International Women's Day 2024 coffee morning at ILRI Ethiopia

Empowering women through education and agriculture research and innovation

The CGIAR GENDER Impact Platform led a campaign across CGIAR to highlight progress made towards gender equality in the lead up to the 2024 International Women’s Day (IWD) 2024. The International Livestock Research Institute (ILRI) and CGIAR centres in Ethiopia participated in the campaign by drawing attention to initiatives and programs that are supporting women farmers’ empowerment in Ethiopia and beyond.

A special coffee ceremony was held on 13 March 2024 at the ILRI campus in Ethiopia to mark IWD 2024. The event brought together people from ILRI and other CGIAR centres in Ethiopia. Researchers and leaders shared their personal experiences and information on innovations to inspire others. 

Namukolo Covic, ILRI Director General’s Representative to Ethiopia and CGIAR Ethiopia Country Convenor, opened the session by emphasizing the importance of empowering half of humanity to create a better world. She reminisced how her mother often said to her, ‘Namukolo, you go to school for both of us,’ to call attention to the importance of encouraging women to succeed. 

International Women's Day 2024 coffee morning at ILRI Ethiopia

‘We are celebrating international Women’s Day for all of us, men and women. Women and girls are our colleagues, our friends, our sisters, our mothers, our grandmothers, and our daughters. We celebrate all of them today. We are creating a better world for all of us by ensuring half of humankind is empowered!’ 

Meron Teferi Taye of the International Water Management Institute (IWMI) shared how her parents empowered her through education. 

‘There was no distinction between men and women’s jobs and duties while I was growing up. I helped my father fix his car and things at home, and my mother in the kitchen.’ 

Taye’s hard work and the values her parents instilled into her helped her succeed. 

She appreciated growing up in a household where education was treasured, and her father’s humble beginnings encouraged her to work hard in school. 

‘My mother told me a girl must have her own income and be independent before she starts her own family.'

Other CGIAR scientists shared how research on livestock, water, crops, digital agriculture and climate resilience in food systems is empowering women and communities. ILRI’s Tadelle Dessie said that in 16 African and four Asian countries, the Tropical Poultry Genetic Solutions (TPGS) program is using poultry innovations to empower women economically and to provide better nutrition for their families. The program is making available the right poultry genetics to women farmers in their context and supporting them to engage in chicken frying businesses, among other enterprises. 

‘Chicken are key for women because in smallholder systems chicken are owned, managed and sold by women…the income from chickens goes to women unlike that from larger livestock,’ said Dessie.

Innovations in a Community Based Breeding Program (CBBP) for sheep, fattening of sheep, and release of adapted and high-yielding crop varieties are also empowering Ethiopian women. Meseret Tsige Abebe, postdoctoral fellow at the International Centre for Agricultural Research in the Dry Areas (ICARDA), said their program is researching gender norms to understand their impact on women’s ability to adopt innovations to support their livelihoods.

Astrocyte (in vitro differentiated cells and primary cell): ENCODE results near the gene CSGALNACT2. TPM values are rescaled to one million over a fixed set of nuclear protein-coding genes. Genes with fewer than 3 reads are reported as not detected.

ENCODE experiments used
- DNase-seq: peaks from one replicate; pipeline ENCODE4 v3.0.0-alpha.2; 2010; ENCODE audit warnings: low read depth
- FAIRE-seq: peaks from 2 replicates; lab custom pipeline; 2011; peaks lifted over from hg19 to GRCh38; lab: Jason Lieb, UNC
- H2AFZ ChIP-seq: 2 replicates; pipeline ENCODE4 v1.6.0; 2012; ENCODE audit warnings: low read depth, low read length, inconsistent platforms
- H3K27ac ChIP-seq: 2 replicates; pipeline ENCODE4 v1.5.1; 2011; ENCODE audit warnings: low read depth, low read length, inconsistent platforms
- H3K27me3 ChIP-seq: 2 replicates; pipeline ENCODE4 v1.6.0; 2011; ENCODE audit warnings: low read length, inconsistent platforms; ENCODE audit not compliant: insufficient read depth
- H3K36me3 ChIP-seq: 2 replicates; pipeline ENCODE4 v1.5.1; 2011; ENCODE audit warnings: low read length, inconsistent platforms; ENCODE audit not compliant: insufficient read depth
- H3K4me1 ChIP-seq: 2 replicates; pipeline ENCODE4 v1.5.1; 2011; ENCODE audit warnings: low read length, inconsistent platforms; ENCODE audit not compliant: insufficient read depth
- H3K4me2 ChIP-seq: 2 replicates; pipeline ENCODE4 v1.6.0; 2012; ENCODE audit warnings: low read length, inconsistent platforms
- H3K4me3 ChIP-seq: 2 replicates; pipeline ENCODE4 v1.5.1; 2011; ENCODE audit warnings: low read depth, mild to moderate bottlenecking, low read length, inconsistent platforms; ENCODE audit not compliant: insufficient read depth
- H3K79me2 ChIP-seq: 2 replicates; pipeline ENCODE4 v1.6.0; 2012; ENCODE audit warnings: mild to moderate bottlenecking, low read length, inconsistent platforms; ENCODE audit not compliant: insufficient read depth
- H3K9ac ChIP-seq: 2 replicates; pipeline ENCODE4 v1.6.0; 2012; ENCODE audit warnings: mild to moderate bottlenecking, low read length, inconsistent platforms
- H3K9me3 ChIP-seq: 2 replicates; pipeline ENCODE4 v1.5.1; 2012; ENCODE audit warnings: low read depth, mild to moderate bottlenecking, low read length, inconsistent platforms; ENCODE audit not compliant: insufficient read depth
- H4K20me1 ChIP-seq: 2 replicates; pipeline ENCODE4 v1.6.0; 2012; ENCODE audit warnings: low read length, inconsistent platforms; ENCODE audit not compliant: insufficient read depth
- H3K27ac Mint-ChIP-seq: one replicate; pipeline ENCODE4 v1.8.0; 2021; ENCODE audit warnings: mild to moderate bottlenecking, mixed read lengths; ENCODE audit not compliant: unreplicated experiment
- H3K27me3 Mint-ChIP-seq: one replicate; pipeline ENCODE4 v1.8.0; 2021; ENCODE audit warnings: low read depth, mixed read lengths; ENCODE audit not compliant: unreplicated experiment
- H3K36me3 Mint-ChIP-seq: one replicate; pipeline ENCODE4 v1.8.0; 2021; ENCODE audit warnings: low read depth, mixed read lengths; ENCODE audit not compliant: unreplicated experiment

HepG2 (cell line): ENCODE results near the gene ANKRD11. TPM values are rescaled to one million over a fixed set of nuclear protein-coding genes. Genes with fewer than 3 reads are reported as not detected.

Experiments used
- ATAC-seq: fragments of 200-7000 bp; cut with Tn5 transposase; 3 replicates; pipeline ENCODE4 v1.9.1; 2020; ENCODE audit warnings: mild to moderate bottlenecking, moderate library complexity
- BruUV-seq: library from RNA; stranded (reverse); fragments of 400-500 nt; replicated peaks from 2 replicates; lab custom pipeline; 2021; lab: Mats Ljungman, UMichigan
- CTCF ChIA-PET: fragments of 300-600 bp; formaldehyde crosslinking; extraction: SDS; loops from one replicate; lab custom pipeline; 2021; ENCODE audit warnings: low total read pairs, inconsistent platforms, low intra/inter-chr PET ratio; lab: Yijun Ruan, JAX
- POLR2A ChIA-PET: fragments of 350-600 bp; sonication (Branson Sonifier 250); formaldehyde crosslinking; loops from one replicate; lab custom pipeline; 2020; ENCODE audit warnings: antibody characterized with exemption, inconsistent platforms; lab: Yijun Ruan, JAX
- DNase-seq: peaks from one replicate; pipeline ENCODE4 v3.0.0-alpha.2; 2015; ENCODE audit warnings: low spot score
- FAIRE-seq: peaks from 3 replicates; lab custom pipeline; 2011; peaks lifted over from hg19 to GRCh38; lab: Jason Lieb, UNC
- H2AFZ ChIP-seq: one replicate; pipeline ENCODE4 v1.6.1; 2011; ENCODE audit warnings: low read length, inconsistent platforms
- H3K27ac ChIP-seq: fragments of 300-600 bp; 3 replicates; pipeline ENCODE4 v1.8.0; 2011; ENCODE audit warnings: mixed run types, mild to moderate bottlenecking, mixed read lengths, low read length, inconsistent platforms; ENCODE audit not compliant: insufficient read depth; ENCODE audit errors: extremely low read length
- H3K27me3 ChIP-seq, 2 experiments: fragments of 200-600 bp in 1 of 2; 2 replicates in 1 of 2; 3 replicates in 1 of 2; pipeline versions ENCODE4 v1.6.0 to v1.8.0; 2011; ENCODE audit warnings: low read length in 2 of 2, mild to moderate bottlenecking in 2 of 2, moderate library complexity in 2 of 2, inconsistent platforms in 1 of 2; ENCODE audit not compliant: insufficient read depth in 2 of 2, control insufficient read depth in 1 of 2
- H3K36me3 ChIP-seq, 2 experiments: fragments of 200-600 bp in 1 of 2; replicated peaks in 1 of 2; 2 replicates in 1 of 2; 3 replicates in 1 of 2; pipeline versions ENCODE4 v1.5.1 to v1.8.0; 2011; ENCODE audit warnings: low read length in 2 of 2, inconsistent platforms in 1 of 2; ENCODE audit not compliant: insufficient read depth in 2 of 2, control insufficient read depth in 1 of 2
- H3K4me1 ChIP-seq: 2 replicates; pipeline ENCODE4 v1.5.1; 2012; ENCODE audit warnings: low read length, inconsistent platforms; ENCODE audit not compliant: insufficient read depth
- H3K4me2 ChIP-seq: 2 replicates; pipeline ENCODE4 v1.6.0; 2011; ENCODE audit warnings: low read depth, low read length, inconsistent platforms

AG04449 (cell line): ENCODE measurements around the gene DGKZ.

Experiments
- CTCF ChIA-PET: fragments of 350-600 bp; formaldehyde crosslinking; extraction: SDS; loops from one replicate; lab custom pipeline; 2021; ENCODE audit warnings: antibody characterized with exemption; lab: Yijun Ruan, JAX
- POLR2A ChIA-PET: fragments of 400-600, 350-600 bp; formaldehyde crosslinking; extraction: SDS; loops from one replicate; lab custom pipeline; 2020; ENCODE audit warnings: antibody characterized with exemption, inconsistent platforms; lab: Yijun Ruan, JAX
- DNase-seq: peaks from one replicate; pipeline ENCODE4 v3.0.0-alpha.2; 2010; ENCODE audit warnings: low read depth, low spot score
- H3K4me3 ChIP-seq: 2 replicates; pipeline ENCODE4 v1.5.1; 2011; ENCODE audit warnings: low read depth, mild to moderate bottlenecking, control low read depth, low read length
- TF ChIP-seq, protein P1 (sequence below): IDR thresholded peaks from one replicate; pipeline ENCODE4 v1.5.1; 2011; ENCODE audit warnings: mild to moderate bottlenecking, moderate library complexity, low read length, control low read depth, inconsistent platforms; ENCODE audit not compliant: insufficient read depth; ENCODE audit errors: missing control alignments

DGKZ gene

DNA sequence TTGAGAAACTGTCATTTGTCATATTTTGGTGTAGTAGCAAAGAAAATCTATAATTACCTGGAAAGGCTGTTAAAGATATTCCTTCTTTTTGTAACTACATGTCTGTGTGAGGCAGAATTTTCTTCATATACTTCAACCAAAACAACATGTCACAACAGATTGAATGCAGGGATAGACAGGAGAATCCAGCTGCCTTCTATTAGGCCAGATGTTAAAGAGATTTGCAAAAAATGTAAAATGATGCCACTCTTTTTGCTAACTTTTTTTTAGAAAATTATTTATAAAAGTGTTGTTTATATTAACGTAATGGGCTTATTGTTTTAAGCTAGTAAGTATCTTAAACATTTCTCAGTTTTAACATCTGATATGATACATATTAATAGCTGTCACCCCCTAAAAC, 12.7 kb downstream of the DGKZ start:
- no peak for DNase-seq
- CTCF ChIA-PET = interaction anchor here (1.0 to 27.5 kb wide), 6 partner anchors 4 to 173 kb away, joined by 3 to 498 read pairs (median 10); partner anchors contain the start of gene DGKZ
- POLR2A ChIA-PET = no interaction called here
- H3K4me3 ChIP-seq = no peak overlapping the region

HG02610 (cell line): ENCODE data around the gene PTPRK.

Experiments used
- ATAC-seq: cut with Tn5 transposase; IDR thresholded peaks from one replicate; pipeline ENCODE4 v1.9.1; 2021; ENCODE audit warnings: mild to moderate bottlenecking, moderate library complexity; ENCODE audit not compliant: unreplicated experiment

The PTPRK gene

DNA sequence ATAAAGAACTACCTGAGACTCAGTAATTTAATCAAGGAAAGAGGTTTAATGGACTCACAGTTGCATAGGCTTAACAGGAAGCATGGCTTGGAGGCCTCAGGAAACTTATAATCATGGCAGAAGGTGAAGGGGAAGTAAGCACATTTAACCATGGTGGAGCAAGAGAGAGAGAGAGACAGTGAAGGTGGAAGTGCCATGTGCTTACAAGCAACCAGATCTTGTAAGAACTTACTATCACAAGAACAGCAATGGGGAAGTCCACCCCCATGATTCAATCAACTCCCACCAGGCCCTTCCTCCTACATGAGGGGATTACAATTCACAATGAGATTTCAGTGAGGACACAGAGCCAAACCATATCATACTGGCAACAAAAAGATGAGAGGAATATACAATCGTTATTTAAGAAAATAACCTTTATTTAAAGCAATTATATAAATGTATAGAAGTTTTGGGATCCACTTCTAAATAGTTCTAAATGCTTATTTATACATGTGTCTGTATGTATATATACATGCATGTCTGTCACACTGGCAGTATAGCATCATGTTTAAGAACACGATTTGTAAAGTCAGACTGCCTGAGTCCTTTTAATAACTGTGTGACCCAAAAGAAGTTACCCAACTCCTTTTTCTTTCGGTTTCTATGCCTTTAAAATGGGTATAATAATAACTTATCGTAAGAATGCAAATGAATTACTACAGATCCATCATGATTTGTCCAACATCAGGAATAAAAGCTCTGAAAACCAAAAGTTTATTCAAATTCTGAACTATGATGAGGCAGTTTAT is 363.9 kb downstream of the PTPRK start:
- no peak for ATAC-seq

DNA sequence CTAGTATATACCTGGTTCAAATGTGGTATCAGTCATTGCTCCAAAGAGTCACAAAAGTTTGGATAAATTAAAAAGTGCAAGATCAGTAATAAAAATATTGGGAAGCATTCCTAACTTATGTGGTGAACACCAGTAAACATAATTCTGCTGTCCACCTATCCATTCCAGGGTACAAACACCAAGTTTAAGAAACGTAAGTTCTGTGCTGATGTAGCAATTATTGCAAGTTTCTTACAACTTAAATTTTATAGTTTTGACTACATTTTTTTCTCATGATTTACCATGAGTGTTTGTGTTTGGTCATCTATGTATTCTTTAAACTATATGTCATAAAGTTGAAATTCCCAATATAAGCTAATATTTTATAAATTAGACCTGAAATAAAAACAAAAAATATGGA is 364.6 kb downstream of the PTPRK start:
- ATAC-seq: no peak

‘We are conducting gender research to develop future gendered strategic pathways to economically empower women smallholders and transform gendered livelihoods,’ said Abebe. 

Dessalegn Ketema, of the Alliance Bioversity-CIAT in Ethiopia, explained how research in digital agriculture is contributing to strengthening gender equality and social inclusion across food systems. 

‘We are working with partners in supporting women to increase their agency, and acquire and gain control over resources.'

He added that gender-sensitive digital agriculture can help to accelerate social development processes. 

The challenge of disproportionate impacts of climate change on women and gendered differences of access to water for productive use was highlighted by Likimyelesh Nigussie, gender research officer at IWMI. In an effort to empower and engage women, IWMI is collaborating with the Ministry of Agriculture in Ethiopia to co-revise the gender mainstreaming guideline of the ministry and to roll out a new gender equality strategy of the agriculture sector.

In conclusion, Covic reflected on the link between women and farming, child nutrition and the educational outcome of children, and how these in turn impact national economies (referring to the African Union Cost of Hunger study in Ethiopia in 2009). The African Union in partnership with the United Nations World Food Program has done such studies across several African countries and Ethiopia was one of the first showing that at the time the country was losing 16.5 per cent of its GDP due to undernutrition alone.

'We should celebrate International Women’s Day, every day, by reflecting on how empowering women is not only for themselves but for all of us - our countries, our economies, our continent and the world,’ concluded Namukolo. 

Read more about ILRI and IWD2024 at

For more information on linking nutrition and economic development see ‘Better living through nutrition’.